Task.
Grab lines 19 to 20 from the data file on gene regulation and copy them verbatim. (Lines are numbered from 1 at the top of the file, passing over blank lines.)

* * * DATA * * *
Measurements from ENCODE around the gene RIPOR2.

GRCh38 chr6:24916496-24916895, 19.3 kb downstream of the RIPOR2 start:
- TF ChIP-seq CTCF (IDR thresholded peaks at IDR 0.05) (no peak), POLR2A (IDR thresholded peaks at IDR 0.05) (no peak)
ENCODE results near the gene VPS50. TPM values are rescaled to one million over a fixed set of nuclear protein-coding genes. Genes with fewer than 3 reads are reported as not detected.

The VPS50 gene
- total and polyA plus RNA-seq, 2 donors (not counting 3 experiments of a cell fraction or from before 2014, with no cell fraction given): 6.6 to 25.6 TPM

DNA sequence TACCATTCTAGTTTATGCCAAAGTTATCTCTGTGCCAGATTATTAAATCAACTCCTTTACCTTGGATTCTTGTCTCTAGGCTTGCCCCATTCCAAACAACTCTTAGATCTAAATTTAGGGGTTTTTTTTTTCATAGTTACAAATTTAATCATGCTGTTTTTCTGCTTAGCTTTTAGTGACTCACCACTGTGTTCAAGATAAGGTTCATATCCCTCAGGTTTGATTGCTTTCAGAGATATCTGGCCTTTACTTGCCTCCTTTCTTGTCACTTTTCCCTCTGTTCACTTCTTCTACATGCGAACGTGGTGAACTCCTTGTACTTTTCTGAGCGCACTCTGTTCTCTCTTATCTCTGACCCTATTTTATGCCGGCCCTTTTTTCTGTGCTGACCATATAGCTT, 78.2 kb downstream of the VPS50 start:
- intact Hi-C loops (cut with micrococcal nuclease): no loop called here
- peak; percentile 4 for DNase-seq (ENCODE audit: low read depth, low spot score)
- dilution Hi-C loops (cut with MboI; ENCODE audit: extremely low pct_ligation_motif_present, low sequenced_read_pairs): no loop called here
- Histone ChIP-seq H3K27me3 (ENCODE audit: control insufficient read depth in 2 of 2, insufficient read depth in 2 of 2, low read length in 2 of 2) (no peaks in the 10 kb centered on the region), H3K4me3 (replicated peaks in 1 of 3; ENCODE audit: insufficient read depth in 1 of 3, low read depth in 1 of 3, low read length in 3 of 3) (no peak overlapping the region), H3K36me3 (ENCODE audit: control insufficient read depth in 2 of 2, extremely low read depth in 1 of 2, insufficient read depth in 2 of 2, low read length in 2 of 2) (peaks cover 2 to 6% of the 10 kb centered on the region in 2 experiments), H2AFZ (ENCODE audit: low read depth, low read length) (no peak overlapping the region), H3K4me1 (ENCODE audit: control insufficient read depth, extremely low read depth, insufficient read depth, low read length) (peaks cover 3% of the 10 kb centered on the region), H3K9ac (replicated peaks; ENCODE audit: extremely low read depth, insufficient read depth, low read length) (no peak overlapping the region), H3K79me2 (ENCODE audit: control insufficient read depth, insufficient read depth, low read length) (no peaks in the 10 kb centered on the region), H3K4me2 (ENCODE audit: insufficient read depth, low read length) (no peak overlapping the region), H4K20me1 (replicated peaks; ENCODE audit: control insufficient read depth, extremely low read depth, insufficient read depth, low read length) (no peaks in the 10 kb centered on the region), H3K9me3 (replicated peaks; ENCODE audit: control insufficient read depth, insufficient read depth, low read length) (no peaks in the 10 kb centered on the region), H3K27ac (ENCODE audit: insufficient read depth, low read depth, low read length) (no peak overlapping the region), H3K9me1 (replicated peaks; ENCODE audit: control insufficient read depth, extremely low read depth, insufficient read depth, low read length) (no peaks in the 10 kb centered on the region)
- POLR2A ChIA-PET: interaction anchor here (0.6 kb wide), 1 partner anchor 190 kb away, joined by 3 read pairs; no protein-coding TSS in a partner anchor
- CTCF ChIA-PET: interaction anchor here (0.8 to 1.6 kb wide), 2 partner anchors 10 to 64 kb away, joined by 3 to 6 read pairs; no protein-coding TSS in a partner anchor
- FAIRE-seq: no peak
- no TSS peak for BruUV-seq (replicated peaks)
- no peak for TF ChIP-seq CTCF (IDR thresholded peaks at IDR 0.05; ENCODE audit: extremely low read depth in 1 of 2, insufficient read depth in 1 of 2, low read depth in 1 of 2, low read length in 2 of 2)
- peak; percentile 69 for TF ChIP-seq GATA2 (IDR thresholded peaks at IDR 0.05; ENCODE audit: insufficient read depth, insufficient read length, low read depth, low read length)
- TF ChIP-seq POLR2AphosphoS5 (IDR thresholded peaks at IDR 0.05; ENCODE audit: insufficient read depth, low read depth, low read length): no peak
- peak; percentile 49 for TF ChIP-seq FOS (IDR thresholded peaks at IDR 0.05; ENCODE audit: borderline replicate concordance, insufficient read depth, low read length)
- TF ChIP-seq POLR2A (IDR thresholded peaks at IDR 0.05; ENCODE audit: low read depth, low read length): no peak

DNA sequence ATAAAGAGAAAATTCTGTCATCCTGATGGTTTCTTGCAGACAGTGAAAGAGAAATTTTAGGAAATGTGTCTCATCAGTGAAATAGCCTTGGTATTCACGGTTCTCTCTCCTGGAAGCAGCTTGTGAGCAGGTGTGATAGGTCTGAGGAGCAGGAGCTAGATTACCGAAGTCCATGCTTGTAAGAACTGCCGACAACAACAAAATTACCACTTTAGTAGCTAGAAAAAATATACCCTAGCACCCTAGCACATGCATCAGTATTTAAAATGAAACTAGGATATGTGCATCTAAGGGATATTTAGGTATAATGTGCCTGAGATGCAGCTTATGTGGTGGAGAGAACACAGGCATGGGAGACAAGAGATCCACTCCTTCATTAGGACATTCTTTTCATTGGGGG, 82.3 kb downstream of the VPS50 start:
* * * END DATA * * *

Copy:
- peak; percentile 49 for TF ChIP-seq FOS (IDR thresholded peaks at IDR 0.05; ENCODE audit: borderline replicate concordance, insufficient read depth, low read length)
- TF ChIP-seq POLR2A (IDR thresholded peaks at IDR 0.05; ENCODE audit: low read depth, low read length): no peak